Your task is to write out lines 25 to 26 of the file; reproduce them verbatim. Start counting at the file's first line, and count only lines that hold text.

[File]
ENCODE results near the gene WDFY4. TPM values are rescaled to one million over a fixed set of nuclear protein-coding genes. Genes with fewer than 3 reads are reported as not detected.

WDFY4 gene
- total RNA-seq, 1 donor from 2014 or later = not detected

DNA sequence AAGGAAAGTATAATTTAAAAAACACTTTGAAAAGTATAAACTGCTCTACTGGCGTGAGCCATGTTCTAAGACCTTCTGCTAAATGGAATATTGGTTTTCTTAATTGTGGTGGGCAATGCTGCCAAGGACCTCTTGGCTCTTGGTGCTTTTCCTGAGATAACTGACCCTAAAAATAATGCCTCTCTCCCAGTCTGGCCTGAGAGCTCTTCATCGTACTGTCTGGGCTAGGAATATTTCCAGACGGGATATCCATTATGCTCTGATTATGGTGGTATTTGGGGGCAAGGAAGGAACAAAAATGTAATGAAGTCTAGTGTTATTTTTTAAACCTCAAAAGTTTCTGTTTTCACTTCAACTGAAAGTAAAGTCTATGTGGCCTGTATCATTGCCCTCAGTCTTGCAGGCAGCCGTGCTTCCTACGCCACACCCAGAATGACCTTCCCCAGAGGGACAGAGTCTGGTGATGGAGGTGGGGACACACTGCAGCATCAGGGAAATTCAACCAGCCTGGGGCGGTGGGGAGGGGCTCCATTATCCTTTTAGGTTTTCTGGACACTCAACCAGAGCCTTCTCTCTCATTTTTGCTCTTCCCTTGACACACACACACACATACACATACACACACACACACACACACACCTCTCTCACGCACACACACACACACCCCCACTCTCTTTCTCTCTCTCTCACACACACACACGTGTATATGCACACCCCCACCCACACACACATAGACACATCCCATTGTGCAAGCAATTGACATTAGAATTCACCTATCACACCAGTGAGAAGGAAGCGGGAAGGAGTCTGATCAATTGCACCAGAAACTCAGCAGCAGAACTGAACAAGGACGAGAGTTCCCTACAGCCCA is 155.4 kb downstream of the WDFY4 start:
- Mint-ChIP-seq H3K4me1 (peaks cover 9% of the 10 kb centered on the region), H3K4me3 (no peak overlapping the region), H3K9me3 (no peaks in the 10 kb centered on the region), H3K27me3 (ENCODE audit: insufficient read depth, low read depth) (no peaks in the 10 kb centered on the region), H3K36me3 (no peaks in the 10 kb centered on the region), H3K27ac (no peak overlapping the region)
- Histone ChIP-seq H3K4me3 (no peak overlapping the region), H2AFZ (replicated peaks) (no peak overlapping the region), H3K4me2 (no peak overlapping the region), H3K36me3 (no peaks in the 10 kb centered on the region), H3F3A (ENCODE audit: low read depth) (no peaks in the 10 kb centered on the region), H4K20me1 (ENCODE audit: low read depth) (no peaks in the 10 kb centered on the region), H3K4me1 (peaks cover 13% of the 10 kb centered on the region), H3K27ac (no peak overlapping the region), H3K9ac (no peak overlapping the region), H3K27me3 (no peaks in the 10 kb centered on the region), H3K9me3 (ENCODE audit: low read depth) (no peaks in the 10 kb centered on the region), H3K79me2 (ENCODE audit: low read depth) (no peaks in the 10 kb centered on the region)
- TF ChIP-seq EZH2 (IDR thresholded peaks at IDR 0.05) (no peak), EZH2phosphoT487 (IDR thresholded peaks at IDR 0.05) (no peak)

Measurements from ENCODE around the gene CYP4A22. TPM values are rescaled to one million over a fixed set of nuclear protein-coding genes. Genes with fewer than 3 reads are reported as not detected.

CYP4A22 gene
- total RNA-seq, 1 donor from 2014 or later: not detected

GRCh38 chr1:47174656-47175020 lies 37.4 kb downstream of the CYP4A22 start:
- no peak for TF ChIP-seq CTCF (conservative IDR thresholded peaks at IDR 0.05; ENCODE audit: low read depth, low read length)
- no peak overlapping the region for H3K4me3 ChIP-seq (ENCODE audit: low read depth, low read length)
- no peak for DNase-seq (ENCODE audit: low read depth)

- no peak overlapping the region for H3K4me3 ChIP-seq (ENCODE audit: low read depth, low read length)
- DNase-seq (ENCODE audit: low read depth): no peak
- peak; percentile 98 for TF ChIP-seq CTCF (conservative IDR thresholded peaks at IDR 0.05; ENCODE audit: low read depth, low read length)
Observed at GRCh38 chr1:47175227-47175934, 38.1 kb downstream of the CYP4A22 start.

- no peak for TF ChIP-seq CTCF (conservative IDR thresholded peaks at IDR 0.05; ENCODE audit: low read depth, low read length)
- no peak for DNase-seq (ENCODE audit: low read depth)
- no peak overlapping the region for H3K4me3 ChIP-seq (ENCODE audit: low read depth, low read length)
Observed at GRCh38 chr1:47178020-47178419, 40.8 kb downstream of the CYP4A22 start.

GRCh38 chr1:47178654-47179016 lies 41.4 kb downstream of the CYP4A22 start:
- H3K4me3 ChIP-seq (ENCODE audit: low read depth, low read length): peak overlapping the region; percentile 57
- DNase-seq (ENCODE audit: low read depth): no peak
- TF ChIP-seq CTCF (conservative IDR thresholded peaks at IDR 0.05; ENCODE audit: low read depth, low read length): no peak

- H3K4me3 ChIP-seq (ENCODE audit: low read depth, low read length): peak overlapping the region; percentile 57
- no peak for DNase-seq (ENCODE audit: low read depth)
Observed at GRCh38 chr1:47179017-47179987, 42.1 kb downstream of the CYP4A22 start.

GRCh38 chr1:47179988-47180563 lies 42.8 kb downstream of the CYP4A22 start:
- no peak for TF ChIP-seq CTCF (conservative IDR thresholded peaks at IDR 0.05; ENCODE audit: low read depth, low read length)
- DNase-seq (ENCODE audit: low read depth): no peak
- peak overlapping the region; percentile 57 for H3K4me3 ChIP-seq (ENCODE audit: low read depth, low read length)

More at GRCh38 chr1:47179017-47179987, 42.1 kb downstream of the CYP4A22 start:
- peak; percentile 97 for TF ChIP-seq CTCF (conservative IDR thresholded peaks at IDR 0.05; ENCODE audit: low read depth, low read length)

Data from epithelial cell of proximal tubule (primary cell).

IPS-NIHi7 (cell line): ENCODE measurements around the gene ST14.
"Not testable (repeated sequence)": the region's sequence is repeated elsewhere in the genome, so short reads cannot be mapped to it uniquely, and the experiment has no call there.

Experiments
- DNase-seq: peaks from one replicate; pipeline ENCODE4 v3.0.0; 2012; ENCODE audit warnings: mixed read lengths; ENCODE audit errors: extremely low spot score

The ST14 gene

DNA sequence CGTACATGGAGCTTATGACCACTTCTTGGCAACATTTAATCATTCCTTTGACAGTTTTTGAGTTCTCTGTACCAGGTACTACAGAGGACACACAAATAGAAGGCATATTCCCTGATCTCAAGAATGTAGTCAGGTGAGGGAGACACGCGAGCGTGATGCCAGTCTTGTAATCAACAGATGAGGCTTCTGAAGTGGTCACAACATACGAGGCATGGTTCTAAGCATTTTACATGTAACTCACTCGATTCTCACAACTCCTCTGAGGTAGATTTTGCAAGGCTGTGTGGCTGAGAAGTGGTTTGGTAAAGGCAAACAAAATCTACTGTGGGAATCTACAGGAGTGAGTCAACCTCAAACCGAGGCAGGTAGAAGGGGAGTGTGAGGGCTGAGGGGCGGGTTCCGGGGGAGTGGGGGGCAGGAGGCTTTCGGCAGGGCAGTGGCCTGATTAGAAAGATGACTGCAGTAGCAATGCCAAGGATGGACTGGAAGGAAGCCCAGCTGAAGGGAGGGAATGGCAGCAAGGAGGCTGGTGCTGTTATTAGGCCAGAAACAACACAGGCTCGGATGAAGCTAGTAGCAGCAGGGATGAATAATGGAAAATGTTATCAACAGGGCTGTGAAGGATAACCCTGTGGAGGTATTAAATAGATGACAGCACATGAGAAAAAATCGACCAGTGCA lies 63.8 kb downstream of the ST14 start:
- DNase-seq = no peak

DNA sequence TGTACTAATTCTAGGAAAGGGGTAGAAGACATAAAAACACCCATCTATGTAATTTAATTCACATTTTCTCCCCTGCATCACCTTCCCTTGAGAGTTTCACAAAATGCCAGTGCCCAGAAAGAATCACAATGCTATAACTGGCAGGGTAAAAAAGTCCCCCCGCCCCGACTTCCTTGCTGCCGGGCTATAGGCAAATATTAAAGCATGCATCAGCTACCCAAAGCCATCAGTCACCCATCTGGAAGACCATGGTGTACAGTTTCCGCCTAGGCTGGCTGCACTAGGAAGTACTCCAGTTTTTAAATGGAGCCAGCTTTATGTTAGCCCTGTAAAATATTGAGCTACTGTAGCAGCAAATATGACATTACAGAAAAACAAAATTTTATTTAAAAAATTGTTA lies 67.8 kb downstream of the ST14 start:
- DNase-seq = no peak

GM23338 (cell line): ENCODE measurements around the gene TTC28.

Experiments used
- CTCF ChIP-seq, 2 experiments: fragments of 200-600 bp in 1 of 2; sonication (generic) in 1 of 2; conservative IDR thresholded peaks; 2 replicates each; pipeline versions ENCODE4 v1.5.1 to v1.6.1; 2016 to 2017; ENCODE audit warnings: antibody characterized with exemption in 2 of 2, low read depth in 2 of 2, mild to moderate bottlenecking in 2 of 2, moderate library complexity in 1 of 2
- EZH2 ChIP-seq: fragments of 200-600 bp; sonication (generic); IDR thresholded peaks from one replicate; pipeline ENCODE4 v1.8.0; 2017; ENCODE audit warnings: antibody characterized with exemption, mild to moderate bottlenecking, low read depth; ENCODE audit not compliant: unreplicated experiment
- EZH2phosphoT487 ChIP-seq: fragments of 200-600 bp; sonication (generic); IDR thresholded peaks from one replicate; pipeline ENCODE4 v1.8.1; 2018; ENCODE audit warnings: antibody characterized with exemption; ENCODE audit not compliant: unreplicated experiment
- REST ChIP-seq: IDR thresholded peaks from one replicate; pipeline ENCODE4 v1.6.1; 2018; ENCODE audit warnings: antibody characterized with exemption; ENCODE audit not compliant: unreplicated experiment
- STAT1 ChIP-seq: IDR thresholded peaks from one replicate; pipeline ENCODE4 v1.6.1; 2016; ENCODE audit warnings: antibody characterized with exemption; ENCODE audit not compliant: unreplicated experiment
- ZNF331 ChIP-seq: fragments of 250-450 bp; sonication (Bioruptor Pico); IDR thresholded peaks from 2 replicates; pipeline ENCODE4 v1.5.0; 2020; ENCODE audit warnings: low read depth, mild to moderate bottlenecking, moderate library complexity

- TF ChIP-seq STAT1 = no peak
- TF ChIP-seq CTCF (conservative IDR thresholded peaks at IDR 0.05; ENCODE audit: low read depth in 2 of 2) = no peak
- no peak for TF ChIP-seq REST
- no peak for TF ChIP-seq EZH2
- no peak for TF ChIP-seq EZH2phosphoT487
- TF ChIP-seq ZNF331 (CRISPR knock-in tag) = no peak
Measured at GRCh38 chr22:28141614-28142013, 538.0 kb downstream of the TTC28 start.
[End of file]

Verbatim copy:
- DNase-seq (ENCODE audit: low read depth): no peak
- TF ChIP-seq CTCF (conservative IDR thresholded peaks at IDR 0.05; ENCODE audit: low read depth, low read length): no peak